Foot problems can affect anyone who has diabetes especially
if there is a lack of circulation, poor feeling in the feet or if the
feet are misshapen. Any injury to the foot can break the skin, let infection
in and lead to an ulcer. Poorly chosen shoes are a common cause of such
injury, leading to these serious problems, even including amputation.
Footwear can damage feet?
of footwear is so important. Good foot care must include choosing the
correct footwear. The right shoes and stockings/tights/socks will help
to keep your feet healthy. Having diabetes should not, in itself, cause
you difficulties in finding suitable shoes.
Shoes that do not fit well can cause corns, calluses,
in growing toe-nails, blisters and ulcers. Remember, because there
might be a problem with numb sensation in your feet, don’t be fooled into thinking your
shoes and socks are safe just because they are comfortable. Maybe you
simply can’t feel that they are tight. If you have neuropathy (poor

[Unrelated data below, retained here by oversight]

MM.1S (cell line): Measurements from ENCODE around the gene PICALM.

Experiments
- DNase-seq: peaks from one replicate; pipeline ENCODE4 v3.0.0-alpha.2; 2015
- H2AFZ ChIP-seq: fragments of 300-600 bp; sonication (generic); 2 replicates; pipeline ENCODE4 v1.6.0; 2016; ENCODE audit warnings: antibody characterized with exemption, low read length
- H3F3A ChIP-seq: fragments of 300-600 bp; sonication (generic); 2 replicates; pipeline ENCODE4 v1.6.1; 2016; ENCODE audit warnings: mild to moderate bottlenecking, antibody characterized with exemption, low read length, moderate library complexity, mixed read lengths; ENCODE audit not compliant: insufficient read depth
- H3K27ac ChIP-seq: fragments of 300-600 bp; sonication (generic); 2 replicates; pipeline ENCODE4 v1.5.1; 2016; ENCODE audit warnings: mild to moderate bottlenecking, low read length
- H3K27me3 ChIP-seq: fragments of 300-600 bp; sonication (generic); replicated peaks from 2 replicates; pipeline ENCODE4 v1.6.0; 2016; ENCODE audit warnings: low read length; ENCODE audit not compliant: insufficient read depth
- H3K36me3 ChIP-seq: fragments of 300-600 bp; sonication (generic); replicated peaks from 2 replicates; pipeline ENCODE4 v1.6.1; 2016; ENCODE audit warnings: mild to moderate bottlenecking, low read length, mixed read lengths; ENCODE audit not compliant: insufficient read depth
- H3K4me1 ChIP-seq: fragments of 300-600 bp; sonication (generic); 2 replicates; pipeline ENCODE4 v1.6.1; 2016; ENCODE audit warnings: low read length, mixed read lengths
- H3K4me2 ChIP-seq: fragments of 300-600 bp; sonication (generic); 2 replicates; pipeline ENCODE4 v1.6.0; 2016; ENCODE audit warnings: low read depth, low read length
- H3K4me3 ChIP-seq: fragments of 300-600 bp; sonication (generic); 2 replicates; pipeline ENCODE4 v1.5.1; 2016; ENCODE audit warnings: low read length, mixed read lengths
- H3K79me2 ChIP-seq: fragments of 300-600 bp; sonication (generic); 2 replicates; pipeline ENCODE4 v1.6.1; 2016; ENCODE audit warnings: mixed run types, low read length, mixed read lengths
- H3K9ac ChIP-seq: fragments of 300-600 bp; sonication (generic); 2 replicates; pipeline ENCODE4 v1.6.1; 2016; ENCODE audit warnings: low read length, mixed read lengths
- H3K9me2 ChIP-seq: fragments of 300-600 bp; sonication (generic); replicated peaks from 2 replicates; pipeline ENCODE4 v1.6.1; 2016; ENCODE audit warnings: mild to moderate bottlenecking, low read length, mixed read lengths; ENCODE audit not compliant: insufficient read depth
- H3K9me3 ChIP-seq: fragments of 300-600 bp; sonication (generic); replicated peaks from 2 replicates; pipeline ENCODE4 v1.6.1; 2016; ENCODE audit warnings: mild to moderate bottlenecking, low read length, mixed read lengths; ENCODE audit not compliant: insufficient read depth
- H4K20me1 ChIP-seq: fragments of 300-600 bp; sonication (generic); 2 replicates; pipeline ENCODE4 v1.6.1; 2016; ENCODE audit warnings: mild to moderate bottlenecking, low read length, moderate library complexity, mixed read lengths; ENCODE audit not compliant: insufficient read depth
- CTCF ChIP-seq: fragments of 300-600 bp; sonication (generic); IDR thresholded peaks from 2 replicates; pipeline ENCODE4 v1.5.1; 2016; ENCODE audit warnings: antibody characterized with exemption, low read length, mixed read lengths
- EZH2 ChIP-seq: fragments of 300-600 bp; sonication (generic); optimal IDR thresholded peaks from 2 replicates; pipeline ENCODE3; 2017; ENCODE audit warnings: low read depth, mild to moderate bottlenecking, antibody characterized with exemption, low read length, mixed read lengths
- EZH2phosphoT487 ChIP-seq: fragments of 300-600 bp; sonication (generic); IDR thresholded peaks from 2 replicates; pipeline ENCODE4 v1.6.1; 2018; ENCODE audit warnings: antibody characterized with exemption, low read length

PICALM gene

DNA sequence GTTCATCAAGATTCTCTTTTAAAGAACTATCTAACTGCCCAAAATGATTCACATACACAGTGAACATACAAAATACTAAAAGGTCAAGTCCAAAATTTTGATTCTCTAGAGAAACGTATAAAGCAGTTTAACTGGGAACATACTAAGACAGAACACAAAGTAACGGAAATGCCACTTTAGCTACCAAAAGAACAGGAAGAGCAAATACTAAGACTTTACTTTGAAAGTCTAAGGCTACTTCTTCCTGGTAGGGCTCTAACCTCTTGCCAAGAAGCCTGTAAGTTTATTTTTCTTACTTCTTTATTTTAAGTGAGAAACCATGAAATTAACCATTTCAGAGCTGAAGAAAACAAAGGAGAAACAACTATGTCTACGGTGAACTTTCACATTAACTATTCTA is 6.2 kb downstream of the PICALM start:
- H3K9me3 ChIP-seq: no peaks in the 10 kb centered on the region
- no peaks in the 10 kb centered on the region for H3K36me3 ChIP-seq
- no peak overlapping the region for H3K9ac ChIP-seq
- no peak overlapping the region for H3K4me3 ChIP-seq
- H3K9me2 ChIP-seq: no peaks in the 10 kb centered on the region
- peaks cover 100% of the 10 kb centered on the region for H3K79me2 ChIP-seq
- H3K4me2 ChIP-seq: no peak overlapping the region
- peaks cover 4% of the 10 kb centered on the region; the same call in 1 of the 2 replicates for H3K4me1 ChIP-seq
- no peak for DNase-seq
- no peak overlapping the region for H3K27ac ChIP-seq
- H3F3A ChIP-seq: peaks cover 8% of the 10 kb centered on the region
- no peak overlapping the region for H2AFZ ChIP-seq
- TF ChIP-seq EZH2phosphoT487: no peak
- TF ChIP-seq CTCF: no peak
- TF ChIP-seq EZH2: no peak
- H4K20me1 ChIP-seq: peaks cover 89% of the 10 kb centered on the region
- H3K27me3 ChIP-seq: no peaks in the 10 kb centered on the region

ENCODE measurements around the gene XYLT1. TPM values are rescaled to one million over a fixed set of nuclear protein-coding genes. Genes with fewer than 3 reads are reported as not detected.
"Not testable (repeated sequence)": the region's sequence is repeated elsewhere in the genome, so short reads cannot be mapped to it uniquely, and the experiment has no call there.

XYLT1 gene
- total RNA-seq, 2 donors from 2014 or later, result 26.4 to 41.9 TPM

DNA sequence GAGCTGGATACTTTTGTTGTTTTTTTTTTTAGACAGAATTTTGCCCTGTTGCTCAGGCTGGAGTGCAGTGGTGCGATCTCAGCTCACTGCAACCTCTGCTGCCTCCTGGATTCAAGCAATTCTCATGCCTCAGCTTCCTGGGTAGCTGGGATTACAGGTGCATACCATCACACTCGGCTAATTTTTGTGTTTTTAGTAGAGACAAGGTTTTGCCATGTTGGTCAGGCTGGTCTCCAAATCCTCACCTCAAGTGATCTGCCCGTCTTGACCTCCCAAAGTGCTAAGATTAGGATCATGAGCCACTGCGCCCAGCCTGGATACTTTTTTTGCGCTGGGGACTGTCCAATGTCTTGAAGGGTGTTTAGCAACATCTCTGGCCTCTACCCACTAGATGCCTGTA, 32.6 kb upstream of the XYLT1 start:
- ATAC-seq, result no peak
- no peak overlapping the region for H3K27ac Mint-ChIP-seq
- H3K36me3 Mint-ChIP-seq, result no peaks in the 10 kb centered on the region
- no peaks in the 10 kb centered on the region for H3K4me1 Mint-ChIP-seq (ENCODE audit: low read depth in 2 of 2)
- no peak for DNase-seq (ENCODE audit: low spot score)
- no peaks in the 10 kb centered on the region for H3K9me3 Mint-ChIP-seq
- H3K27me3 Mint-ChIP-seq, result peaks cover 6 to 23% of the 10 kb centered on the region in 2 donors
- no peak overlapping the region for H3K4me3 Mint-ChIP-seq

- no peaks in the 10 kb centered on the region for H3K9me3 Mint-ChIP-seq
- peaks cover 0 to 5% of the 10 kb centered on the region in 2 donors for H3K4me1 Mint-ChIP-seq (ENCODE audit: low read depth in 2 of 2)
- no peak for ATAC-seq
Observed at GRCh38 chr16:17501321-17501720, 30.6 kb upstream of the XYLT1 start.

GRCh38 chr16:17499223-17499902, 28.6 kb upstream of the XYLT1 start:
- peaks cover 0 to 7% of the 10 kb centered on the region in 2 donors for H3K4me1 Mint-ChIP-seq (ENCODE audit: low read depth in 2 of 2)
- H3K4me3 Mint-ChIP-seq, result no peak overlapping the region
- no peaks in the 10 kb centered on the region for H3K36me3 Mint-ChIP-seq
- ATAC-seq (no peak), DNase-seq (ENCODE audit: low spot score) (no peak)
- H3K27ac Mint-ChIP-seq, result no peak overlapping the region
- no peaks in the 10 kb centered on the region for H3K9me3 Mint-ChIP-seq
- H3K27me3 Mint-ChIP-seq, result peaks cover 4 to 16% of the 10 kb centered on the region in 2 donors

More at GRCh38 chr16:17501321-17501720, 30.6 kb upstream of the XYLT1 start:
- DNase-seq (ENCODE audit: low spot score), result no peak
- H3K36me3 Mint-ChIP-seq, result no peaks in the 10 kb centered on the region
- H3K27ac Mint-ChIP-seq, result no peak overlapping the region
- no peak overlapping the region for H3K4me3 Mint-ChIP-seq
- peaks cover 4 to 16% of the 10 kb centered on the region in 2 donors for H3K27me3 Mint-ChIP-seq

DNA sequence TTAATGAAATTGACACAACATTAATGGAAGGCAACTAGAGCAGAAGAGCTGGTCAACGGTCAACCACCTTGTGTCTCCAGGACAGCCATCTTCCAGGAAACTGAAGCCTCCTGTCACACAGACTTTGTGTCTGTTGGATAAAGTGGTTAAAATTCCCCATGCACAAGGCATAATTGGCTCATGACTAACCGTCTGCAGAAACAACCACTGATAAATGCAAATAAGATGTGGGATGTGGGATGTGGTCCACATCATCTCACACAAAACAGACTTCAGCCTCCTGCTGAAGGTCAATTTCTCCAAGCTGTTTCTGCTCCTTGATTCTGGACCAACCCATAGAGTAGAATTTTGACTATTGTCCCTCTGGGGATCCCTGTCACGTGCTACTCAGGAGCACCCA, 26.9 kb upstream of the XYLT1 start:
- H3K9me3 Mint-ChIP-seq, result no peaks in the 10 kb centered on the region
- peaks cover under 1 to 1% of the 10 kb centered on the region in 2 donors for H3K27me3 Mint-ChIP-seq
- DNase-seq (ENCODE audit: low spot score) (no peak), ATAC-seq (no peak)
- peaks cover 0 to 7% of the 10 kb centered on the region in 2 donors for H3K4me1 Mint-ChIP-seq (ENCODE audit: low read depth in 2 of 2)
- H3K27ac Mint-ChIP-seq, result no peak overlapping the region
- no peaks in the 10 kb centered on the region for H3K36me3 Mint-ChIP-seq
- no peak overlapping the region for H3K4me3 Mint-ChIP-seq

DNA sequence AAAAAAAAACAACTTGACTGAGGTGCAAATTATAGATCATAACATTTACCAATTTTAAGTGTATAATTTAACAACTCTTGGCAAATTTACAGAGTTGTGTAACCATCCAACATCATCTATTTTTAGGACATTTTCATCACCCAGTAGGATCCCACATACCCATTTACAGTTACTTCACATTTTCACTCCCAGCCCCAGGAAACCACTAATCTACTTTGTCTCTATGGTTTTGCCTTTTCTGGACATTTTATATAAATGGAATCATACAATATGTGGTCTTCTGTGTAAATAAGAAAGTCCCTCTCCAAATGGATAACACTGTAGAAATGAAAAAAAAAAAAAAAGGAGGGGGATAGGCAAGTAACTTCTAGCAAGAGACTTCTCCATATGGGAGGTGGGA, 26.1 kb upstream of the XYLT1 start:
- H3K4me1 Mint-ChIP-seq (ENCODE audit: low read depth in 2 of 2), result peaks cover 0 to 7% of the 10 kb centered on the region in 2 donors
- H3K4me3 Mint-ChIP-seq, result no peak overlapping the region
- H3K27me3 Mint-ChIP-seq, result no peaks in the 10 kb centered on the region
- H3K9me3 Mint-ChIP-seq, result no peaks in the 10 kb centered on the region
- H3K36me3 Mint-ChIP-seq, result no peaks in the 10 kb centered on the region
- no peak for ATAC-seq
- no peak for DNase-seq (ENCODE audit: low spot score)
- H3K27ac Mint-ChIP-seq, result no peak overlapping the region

feeling) or poor circulation in your feet, continued rubbing or pinching
by unsuitable shoes can cause serious damage without causing you any
How can I help myself?
ensure the shoes you buy are suitable for you, you should have your
feet measured for size and width when you buy a new pair of shoes. Buy
shoes which are broad fitting, have a deep and rounded toe area, are
flat or low heel, are fastened by lace or buckle to keep the heel in
the back of the shoe – this prevents the foot from being able
to slide forward and crush the toes. Always examine the inside of
your shoes for sharp objects or stones before putting them on and replace
damaged inner sole linings. Avoid socks, stockings or tights with
wrinkles or prominent seams. Stockings or socks with over tight elastic
tops should also be avoided as they may restrict the circulation. Never
wear socks with darned areas or holes which can also cause rubbing
Seeking help and what care to expect
should have full education about foot care. Your feet should be examined
every year. If you have misshapen feet or poor circulation and lost
feeling then you should have specialist care. All of this includes
clear advice about footwear. If your feet are at high risk, you should
be assessed formally for special footwear.
If you are unsure of which fit or style is suitable for you, ask your
diabetes team for advice or ask to see a diabetes specialist chiropodist.
You must report urgently to your diabetes team if there are any foot